Author: 'Bitch Is The New Black'
MICHEL MARTIN, host:
This is TELL ME MORE from NPR News. I'm Michel Martin.
Today we want to talk about the trials and tribulations of trying to find the right guy. And that's something many women can relate to. It certainly has consumed many forests' worth of newsprint. But for some reason, which we can talk about later, the love troubles of African-Americans, specifically the low marriage rate compared to other racial and ethnic groups in this country, has occasioned everything from scholarly studies to public service campaigns.
In a few minutes we'll hear from blogger and personal finance writer Keith Reed, who says he is going to separate fact from hype when it comes to African-American marriage statistics.
But, first, Helena Andrews. Her no-holds-barred memoir, which has already been optioned for a film, takes on dating, love and everything that happens in connection with those two. It's called - and I'm editing here - "B Is the New Black." You'll have to figure out what the B is on your own. A hint - it rhymes with... With that being said, Helena Andrews is here with us. Welcome. Thank you for joining us.
Ms. HELENA ANDREWS (Author, "Bitch Is the New Black"): Thank you. Thank you for having me.
MARTIN: I do have to start with the title. What are you hoping to convey with the title?
Ms. ANDREWS: You know, I always hide behind Tina Fey on this. She said it on "Saturday Night Live," B is the new black. And she was referring to Hillary Clinton, who was running for president at the time. And when she said it, it spoke to modern feminism to me. It didn't necessarily speak to black women, obviously. X is the new Y. That's pop culture shorthand, you know.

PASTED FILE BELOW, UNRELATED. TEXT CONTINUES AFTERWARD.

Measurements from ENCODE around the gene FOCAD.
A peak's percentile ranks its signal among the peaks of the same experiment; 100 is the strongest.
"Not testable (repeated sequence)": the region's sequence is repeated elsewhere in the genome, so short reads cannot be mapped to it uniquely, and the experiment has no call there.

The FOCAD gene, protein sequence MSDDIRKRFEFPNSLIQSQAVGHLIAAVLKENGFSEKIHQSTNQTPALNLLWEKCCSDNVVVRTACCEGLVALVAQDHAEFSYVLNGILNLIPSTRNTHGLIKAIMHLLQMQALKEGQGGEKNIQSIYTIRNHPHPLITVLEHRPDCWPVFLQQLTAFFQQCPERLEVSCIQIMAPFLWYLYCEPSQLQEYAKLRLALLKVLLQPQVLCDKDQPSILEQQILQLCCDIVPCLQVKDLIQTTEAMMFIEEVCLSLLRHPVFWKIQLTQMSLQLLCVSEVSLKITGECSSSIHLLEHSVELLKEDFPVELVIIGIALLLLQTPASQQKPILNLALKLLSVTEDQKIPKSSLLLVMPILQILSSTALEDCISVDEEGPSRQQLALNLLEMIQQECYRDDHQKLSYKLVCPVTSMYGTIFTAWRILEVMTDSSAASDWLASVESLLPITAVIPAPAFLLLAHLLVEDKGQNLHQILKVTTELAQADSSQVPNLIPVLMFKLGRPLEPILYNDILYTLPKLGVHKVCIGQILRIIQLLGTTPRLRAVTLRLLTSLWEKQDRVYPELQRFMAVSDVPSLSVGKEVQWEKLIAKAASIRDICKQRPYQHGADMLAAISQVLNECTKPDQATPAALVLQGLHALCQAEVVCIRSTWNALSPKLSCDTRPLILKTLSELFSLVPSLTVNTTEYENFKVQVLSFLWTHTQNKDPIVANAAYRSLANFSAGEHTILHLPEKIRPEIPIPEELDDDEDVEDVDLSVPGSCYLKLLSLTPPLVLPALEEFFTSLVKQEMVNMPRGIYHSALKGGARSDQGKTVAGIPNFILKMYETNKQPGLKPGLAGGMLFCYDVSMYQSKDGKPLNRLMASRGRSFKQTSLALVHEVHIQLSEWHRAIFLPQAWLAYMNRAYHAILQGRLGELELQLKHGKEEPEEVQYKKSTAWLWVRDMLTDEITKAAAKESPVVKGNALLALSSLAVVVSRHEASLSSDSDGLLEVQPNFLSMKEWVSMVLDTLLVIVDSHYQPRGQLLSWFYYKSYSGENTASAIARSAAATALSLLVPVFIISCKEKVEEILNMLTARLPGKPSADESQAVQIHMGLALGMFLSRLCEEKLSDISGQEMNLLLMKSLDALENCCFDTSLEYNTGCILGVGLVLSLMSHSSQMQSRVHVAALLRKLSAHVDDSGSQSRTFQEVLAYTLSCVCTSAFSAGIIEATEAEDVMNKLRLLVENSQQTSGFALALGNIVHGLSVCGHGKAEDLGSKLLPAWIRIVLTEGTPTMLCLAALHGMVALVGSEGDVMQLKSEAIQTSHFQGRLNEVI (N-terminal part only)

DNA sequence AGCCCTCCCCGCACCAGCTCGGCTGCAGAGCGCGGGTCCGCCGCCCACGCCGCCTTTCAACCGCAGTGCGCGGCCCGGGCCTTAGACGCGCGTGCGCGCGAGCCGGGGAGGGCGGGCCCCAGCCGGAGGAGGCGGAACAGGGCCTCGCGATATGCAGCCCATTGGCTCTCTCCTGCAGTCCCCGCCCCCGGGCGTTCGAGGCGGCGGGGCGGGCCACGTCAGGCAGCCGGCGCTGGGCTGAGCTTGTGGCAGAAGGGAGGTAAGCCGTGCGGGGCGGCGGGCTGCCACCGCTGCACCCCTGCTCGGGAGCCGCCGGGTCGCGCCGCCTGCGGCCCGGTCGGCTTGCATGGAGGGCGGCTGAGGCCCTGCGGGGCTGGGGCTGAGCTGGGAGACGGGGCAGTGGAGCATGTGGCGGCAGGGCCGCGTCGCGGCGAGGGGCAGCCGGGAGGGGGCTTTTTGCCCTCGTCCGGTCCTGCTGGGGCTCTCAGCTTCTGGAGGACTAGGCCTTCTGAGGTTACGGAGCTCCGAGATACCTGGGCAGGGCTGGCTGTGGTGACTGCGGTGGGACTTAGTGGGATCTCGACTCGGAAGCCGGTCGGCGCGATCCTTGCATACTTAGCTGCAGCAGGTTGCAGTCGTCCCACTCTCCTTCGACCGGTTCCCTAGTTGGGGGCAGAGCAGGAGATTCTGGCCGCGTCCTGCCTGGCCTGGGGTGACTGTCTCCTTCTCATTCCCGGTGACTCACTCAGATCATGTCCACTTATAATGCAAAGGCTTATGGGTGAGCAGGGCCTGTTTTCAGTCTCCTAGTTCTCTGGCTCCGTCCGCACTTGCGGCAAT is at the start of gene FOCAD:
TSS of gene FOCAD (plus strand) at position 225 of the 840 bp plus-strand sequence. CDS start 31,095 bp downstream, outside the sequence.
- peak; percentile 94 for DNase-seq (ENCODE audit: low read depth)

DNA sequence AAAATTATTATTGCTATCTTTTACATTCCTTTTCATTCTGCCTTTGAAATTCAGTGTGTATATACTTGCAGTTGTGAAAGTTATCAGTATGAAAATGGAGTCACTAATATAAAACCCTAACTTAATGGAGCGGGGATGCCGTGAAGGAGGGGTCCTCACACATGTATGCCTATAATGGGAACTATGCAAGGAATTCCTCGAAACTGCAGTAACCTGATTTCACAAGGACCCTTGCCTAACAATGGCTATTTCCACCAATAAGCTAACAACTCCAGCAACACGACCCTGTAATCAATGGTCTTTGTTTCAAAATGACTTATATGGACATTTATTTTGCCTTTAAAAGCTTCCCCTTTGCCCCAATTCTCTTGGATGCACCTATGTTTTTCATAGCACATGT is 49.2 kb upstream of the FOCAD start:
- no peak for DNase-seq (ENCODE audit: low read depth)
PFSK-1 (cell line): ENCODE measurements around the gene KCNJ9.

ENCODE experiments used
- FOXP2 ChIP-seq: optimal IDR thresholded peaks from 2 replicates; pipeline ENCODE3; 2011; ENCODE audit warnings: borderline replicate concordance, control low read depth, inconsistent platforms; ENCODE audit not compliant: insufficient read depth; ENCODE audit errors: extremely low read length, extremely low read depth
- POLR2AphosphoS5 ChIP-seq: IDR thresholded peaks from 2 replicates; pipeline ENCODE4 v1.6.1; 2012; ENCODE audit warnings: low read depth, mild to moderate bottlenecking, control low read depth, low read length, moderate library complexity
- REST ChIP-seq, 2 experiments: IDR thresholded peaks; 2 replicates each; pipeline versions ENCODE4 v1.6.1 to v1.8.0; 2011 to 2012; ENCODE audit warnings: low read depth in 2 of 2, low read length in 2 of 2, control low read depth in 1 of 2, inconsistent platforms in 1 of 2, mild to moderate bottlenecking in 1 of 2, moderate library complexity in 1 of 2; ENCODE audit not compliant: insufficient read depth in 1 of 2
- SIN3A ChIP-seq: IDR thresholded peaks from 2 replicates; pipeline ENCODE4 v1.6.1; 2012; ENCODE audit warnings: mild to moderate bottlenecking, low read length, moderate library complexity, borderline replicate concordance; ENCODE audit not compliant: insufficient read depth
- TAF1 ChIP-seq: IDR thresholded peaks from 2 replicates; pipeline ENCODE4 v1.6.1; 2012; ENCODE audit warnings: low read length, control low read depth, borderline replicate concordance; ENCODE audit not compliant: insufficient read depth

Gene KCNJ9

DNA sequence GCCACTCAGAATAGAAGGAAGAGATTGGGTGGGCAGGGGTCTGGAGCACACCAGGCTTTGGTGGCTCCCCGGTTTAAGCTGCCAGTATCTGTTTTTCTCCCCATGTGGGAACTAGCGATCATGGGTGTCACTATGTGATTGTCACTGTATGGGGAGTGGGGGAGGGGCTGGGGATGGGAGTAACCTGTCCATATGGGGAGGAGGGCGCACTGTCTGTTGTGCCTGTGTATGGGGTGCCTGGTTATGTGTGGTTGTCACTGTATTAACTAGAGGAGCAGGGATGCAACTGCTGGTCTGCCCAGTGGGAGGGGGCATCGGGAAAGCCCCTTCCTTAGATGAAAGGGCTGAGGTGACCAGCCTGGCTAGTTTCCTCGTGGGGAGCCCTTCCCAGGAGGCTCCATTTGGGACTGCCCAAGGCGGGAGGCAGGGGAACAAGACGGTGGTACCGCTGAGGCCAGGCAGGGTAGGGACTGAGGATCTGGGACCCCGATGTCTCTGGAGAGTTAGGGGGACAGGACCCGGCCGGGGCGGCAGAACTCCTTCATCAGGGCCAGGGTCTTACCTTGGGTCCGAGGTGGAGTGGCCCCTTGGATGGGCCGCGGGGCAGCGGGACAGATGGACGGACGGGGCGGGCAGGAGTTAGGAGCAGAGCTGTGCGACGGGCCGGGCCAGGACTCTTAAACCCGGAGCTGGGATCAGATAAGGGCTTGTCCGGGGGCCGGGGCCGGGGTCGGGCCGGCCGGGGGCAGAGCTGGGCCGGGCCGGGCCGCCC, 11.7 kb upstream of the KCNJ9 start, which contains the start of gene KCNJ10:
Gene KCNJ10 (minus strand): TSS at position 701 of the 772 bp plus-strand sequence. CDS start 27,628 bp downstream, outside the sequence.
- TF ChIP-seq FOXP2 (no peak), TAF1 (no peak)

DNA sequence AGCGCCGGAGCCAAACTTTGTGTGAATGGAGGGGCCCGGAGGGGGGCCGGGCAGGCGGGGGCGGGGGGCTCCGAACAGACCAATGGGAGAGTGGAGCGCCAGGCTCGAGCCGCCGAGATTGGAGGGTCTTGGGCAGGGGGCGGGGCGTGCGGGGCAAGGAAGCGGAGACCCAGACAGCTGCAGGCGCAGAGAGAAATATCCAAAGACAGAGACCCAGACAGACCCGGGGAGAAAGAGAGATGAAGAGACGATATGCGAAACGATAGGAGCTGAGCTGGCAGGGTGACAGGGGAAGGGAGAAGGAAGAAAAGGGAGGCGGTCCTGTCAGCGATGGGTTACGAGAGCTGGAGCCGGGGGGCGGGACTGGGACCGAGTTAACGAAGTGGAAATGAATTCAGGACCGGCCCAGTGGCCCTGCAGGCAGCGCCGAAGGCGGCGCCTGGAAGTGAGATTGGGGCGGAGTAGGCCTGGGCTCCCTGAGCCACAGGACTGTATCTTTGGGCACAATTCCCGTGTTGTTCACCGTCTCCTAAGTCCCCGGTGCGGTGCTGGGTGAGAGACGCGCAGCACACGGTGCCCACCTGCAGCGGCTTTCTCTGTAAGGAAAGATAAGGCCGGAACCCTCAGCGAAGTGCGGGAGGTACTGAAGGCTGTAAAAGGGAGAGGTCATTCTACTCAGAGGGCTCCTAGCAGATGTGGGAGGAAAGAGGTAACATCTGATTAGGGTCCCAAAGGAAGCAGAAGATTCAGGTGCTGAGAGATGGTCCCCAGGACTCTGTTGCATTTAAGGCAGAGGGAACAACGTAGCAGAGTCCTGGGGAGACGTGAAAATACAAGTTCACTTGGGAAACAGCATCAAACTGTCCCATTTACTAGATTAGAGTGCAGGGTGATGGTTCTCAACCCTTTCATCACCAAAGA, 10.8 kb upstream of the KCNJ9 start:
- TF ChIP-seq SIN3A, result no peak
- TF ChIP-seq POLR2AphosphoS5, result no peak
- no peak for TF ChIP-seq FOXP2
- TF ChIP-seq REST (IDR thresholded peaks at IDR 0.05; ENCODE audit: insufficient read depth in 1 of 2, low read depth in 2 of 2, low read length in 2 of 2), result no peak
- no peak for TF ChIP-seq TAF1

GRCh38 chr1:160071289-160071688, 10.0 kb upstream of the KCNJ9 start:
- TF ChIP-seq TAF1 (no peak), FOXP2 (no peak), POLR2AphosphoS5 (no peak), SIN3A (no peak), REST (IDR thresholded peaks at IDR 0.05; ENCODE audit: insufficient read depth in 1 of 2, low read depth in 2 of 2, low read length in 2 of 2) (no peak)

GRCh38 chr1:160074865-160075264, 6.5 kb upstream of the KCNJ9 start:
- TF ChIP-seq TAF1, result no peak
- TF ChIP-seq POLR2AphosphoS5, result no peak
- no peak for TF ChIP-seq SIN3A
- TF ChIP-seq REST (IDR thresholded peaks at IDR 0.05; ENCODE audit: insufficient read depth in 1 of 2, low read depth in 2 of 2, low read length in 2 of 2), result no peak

MARTIN: And black has a dual meaning, because on the one hand you are African-American. You're black.
Ms. ANDREWS: Yes. I am a black woman.
MARTIN: On the other hand, black is kind of the standard costume, right? For seriousness...
Ms. ANDREWS: It is. It's like the little black dress.
MARTIN: Little black dress.
Ms. ANDREWS: And that's what she was referring to, obviously. Tina Fey is a white woman and so is Hillary Clinton. And so is Amy Poehler, who was also in the room. So just when she said it, I just thought it spoke a lot to how we view ourselves, how we might be viewed - and this is women in general, educated women in general, single women in general. I think we all kind of get lumped into the same B pile, if you will. So I just - it was genius to me. And as soon as I heard it, I just thought, I got to steal that.